Broadly speaking, the association of a sculpture of Marsyas with a local religious environment might be especially warranted by testimony concerning the native traditions of the inhabitants of the hellenistic city of Antioch in Persis, which modern speculation often locates in the area of Būšehr (e.g., Talbert 2000: 94 A5). Epigraphic evidence (e.g., Rougemont 2012: no. 53, pp. 115-116; idem 2016) attests to the origin of a part of the population of this Antioch from Magnesia on the Maeander. As the small, rustic god Marsyas was prominently associated with Magnesia in legend and cult, one might reasonably expect that he would have also formed a part of the system of religious beliefs and observances brought by the Magnesian colonists to their new home city (cf. Bernard 1987). In this line of reasoning, the statue, which was found at Tal-e Ḵandaq and is currently dated to the Roman Imperial period, could offer testimony for a survival of hellenistic traditions locally long beyond the collapse (ca. 150 BC) of the Seleucid regime in Iran (Callieri 2007: 107). Attractive though it may be, this implication must be considered strictly hypothetical at least for the time being, since the location of Antioch in Persis in the vicinity of Būšehr remains unproven.
The statue's find spot is situated at once in immediate proximity to the Persian Gulf and on a principal route of communication between the Persian Gulf coast and the interior of Fārs. Considering also the statue's high quality and the proposed Aegean origin of its marble, the possibility may be equally left open at present that we are dealing with a Mediterranean import, one that was perhaps primarily appreciated in its new Iranian location for its aesthetic value as a work of art.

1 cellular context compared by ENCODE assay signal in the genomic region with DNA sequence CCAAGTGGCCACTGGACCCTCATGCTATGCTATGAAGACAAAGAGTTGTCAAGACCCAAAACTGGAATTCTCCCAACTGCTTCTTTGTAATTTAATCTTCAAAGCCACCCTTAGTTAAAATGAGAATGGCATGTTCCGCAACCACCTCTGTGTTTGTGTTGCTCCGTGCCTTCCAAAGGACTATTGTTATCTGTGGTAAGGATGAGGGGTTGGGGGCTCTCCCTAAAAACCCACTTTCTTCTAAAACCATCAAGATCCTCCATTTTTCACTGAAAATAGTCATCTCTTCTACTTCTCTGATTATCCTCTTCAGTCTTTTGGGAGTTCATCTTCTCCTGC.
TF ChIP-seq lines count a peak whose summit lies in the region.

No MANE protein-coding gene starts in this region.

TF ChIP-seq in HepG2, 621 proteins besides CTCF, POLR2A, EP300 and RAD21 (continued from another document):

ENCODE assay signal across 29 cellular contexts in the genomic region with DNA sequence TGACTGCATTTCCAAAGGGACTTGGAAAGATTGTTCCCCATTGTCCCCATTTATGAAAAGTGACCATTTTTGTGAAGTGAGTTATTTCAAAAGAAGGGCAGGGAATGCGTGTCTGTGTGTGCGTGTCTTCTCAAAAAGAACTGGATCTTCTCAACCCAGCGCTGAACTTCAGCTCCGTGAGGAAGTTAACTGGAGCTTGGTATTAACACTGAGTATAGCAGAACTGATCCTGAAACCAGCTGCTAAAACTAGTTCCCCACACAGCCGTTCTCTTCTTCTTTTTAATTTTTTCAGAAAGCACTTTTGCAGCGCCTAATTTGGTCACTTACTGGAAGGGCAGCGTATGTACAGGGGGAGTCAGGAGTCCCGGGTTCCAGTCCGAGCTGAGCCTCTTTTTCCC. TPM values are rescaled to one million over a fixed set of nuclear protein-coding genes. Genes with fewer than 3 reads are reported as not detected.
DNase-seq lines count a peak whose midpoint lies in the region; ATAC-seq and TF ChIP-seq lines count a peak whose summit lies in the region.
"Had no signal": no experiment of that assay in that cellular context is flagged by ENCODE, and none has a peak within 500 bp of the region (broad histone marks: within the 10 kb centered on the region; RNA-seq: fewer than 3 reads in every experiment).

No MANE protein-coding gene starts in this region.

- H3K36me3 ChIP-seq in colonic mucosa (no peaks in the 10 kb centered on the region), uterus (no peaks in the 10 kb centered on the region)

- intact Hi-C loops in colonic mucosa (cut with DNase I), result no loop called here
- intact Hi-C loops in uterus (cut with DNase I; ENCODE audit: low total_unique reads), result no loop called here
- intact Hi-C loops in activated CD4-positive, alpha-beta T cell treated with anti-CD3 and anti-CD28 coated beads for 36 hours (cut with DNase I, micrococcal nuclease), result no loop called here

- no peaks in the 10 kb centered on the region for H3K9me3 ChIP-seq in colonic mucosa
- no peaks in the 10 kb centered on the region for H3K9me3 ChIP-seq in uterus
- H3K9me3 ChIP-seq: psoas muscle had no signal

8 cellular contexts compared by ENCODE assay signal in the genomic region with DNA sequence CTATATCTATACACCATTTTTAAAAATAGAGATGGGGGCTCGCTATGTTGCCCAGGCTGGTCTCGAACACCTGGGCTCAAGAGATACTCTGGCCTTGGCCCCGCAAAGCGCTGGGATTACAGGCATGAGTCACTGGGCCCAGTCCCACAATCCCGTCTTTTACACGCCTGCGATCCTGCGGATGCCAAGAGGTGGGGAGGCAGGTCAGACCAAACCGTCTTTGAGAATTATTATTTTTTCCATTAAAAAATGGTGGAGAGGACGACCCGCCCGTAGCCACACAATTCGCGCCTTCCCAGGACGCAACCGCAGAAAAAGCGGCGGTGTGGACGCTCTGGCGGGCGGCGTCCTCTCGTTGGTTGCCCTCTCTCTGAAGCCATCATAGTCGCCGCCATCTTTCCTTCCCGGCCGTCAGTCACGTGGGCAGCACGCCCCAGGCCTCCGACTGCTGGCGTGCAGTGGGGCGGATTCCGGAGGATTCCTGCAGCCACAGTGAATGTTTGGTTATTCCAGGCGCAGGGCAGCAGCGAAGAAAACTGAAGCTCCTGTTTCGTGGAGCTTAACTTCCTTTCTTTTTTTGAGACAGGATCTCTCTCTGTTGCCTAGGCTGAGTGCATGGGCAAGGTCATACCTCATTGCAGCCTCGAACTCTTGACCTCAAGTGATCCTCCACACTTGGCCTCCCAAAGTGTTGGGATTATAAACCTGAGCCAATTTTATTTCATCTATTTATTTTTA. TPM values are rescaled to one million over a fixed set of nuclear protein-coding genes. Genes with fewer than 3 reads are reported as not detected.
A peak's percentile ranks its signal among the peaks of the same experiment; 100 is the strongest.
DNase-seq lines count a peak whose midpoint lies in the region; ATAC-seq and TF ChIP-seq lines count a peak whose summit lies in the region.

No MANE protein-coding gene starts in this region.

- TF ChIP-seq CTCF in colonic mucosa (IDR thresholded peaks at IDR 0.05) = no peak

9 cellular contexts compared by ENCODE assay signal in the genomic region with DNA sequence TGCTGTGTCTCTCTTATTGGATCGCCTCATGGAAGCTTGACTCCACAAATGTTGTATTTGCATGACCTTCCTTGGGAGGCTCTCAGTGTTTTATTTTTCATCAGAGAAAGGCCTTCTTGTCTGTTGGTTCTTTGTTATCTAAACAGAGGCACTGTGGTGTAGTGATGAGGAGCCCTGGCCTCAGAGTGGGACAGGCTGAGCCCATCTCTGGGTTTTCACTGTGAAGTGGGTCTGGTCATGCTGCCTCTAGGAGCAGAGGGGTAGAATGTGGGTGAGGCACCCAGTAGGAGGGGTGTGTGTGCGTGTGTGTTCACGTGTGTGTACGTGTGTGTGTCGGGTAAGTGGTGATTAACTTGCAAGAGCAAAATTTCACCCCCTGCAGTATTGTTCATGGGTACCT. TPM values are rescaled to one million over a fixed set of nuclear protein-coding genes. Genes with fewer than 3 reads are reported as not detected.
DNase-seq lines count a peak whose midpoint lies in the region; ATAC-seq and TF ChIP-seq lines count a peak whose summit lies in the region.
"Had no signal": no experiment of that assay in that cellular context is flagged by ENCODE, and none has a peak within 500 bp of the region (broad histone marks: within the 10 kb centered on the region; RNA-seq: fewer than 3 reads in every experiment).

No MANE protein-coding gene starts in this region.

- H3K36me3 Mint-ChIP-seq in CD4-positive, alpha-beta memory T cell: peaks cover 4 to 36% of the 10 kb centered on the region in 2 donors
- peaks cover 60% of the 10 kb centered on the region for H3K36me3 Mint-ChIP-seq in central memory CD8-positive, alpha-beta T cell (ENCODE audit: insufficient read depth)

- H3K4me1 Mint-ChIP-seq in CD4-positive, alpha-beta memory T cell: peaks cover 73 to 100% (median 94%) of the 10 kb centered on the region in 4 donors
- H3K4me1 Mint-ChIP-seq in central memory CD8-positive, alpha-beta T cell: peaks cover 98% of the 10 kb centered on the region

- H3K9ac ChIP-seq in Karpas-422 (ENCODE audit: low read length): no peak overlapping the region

Bernard, P. 1987. 'Le Marsyas d'Apamée, l'Oxus et la colonisation séleucide en Bactriane.' Studia iranica 16.1: 103-115.

Callieri, P. 2007. L'archéologie du Fārs à l'époque hellénistique. Quatre leçons au Collège de France, 8, 15, 22 et 29 mars 2007. Persika 11. Paris.

Rahbar, M. 1999. ‘Pažuheš-i dar bāra-ye yak mojassama-ye marmari-e Yunāni az Borāzjān’ [‘A Greek marble statue from Borazjan, Fars’]. In Alizadeh, A., Majidzadeh, Y. and Malek-Shahmirzadi, S. (eds.), The Iranian World. Essays on Iranian Art and Archaeology, Presented to Ezat O. Negahban. Tehran: 28 [English summary], 192-207.

——. 2008. 'Historical Iranian and Greek relations in retrospect.' In Darbandi, S. M. R. and Zournatzi, A. (eds.), 1st International Conference, Ancient Greece and Ancient Iran: Cross-Cultural Encounters, Athens, 11-13 November 2006. Athens: 367-372.

Rougemont, G. 2012. Inscriptions grecques d'Iran et d'Asie centrale, avec des contributions de Paul Bernard. Corpus Inscriptionum Iranicarum, part II, vol. I.1. London.

——. 2016. ‘Que sait-on d’Antioche de Perside?' Studi ellenistici 30: 197-215.

Talbert, R .J .A. (ed.) 2000. Barrington Atlas of the Greek and Roman World. Princeton. A map-by-map directory is available online at

Weis, A. 1992. 'Marsyas I.' Lexicon iconographicum mythologiae classicae, vol. VI.1. Zurich and Munich: 366-378.

Yaghmāee, E. 2015. 'The Mohammad-ābād chārtāg, Dashtestān-Borāzjān.' Bāstānpazhuhi 9 no. 17: 50-58.

Cite this entry:

Zournatzi, A. 2016. 'Tal-e Ḵandaq: Small statue of 'Marsyas'.' In Mapping Ancient Cultural Encounters: Greeks in Iran ca. 550 BC - ca. AD 650. Online edition, preliminary draft release. Available at